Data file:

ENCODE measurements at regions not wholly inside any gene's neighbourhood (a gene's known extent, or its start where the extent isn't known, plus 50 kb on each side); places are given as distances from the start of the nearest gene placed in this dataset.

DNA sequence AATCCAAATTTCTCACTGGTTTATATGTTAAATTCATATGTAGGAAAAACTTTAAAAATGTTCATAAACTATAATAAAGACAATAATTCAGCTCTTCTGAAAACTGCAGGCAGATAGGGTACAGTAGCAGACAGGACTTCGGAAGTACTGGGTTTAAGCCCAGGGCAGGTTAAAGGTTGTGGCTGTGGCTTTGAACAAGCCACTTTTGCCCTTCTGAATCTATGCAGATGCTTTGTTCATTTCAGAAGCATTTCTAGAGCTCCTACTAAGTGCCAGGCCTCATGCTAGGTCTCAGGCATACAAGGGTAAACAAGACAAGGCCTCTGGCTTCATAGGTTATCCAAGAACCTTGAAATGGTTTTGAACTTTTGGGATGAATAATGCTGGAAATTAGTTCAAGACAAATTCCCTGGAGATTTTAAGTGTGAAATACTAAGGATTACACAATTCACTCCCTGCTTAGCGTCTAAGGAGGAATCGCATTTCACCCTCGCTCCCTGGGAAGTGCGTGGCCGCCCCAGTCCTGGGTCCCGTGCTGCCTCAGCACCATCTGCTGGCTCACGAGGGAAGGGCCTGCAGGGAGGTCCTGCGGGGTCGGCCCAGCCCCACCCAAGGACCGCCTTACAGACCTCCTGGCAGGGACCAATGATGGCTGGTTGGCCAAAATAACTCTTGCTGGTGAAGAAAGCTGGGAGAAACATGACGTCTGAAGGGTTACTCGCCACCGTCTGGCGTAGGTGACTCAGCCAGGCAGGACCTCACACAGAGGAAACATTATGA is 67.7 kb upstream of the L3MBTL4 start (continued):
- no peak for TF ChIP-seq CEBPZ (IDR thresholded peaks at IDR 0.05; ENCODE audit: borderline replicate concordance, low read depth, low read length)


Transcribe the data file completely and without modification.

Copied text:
ENCODE measurements at regions not wholly inside any gene's neighbourhood (a gene's known extent, or its start where the extent isn't known, plus 50 kb on each side); places are given as distances from the start of the nearest gene placed in this dataset.

DNA sequence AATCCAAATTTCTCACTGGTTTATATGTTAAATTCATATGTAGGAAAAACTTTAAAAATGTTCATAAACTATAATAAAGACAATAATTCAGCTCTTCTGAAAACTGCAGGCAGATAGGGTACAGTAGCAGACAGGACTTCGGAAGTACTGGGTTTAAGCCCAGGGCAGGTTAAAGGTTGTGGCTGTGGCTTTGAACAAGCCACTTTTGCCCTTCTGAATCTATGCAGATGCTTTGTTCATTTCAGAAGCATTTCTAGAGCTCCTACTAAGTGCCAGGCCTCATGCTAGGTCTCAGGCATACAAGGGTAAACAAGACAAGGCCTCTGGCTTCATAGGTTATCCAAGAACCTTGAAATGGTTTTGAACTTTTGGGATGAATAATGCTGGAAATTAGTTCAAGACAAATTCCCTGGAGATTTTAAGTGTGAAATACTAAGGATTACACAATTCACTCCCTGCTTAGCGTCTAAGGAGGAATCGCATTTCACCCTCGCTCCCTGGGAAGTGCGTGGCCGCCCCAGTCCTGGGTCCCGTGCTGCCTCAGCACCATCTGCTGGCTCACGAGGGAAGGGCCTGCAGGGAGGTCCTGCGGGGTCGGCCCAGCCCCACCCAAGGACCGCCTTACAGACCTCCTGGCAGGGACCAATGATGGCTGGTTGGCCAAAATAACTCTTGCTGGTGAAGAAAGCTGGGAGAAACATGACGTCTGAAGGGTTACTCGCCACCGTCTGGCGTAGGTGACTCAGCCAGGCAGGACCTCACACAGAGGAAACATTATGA is 67.7 kb upstream of the L3MBTL4 start (continued):
- no peak for TF ChIP-seq CEBPZ (IDR thresholded peaks at IDR 0.05; ENCODE audit: borderline replicate concordance, low read depth, low read length)